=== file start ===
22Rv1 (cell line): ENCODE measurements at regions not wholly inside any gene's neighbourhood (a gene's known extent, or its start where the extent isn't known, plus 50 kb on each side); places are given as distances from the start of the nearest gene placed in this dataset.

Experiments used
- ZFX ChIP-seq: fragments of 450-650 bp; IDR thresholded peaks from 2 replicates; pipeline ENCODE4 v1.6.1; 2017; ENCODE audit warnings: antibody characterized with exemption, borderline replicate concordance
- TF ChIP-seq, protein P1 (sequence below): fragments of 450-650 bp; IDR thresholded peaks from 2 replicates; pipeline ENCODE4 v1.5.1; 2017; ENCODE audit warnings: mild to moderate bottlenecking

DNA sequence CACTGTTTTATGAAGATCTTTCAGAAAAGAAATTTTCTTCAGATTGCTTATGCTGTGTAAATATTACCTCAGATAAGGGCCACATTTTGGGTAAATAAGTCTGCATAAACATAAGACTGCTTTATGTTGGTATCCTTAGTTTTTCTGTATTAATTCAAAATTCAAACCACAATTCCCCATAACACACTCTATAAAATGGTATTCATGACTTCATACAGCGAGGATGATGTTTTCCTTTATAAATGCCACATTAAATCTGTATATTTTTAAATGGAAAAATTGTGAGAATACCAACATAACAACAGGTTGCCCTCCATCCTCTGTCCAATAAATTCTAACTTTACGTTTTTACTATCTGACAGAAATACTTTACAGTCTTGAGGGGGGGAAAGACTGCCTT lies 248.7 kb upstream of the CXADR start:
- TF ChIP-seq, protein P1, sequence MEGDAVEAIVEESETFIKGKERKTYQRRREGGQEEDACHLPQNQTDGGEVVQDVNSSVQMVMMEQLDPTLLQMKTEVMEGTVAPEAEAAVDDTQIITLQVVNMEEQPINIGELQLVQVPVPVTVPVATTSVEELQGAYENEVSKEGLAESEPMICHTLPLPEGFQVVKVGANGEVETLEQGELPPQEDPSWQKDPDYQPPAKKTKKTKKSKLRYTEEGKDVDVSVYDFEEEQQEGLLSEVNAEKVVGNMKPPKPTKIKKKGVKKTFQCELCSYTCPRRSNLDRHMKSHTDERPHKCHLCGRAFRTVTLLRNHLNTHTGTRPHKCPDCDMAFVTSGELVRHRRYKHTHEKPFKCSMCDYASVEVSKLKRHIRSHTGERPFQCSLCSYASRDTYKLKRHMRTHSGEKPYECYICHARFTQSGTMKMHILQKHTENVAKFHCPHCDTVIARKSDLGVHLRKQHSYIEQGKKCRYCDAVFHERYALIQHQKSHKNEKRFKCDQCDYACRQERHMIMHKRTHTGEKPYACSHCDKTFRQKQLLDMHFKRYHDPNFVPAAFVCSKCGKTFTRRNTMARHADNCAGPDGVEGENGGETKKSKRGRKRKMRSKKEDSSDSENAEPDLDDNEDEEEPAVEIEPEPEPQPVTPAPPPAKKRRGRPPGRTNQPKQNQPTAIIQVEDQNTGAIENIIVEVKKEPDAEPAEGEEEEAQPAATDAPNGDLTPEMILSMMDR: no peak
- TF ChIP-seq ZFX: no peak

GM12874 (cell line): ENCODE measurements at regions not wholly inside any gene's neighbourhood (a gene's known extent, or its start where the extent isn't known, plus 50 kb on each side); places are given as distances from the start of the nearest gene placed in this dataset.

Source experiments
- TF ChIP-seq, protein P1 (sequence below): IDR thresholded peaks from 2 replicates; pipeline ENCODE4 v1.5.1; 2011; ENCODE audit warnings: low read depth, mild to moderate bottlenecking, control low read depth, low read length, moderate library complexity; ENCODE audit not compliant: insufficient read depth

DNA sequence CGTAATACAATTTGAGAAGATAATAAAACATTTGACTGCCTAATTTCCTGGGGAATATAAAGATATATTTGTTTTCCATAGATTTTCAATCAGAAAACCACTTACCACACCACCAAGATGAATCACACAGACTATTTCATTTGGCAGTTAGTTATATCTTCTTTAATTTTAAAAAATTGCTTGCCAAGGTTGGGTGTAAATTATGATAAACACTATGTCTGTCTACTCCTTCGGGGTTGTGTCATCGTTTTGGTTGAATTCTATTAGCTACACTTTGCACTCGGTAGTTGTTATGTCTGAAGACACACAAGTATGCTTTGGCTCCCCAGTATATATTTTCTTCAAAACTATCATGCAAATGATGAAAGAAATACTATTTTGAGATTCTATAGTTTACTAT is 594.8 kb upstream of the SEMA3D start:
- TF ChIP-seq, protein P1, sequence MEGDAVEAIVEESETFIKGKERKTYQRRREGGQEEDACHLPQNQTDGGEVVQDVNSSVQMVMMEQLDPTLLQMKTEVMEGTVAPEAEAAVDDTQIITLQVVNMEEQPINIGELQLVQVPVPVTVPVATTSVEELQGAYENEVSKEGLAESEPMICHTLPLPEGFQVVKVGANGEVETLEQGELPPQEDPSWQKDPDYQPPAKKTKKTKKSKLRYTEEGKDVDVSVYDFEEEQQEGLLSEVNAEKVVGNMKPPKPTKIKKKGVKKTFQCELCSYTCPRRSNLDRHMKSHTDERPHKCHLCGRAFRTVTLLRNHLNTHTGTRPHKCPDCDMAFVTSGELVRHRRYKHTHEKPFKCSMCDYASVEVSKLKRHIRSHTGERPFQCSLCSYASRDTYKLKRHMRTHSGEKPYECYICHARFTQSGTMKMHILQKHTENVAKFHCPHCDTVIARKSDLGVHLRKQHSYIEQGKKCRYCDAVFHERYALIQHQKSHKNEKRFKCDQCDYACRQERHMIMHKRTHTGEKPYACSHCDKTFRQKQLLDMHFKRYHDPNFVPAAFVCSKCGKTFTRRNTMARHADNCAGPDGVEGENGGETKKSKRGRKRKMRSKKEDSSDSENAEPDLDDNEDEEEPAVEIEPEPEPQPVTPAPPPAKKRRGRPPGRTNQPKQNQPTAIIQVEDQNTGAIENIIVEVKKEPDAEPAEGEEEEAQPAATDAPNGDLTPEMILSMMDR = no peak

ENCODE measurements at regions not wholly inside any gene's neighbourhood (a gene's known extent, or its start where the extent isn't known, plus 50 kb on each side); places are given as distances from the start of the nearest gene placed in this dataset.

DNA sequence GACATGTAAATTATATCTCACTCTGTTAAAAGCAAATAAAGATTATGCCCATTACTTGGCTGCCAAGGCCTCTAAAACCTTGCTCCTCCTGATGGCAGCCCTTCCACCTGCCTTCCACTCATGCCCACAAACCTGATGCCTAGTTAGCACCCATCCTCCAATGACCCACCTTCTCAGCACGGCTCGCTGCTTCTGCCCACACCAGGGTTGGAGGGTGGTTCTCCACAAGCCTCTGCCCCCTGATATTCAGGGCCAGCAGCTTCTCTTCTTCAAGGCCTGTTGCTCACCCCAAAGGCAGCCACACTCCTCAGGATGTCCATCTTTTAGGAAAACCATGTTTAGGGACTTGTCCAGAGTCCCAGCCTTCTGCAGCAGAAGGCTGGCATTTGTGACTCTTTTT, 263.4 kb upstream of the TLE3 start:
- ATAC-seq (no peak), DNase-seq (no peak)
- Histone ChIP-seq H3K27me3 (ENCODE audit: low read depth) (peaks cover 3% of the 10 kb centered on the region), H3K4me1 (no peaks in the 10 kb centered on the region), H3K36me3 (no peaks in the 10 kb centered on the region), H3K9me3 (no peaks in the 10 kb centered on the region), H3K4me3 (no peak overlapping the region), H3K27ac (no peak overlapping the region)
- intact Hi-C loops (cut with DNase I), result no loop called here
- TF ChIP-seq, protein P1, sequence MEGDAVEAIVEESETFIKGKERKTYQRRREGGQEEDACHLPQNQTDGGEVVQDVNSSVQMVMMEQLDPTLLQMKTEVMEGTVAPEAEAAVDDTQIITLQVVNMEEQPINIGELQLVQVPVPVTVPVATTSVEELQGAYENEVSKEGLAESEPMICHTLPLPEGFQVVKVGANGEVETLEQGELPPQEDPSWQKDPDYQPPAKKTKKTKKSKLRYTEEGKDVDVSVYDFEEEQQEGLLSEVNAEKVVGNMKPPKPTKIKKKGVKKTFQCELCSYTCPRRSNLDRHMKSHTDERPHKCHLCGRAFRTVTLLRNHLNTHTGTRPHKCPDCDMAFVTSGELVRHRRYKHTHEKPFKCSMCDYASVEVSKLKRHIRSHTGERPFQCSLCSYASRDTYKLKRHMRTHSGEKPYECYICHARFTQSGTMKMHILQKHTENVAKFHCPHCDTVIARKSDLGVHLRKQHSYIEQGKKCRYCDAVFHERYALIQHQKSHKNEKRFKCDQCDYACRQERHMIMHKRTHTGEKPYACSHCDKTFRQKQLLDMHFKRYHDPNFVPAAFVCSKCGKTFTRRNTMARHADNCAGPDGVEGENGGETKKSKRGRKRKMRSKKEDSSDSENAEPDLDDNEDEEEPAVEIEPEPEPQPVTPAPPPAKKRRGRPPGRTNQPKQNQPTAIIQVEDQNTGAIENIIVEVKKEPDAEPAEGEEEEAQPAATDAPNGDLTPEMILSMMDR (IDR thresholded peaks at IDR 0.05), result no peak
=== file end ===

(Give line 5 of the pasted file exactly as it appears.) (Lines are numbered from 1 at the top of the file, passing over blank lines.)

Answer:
DNA sequence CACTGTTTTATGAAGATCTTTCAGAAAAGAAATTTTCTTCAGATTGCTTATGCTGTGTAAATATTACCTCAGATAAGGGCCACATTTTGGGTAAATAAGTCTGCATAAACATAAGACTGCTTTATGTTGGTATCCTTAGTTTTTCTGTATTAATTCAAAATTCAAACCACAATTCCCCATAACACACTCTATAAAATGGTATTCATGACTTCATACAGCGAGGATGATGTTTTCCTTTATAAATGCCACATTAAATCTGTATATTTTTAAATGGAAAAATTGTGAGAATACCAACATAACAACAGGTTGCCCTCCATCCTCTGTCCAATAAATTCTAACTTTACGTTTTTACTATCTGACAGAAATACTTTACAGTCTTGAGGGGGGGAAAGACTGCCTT lies 248.7 kb upstream of the CXADR start: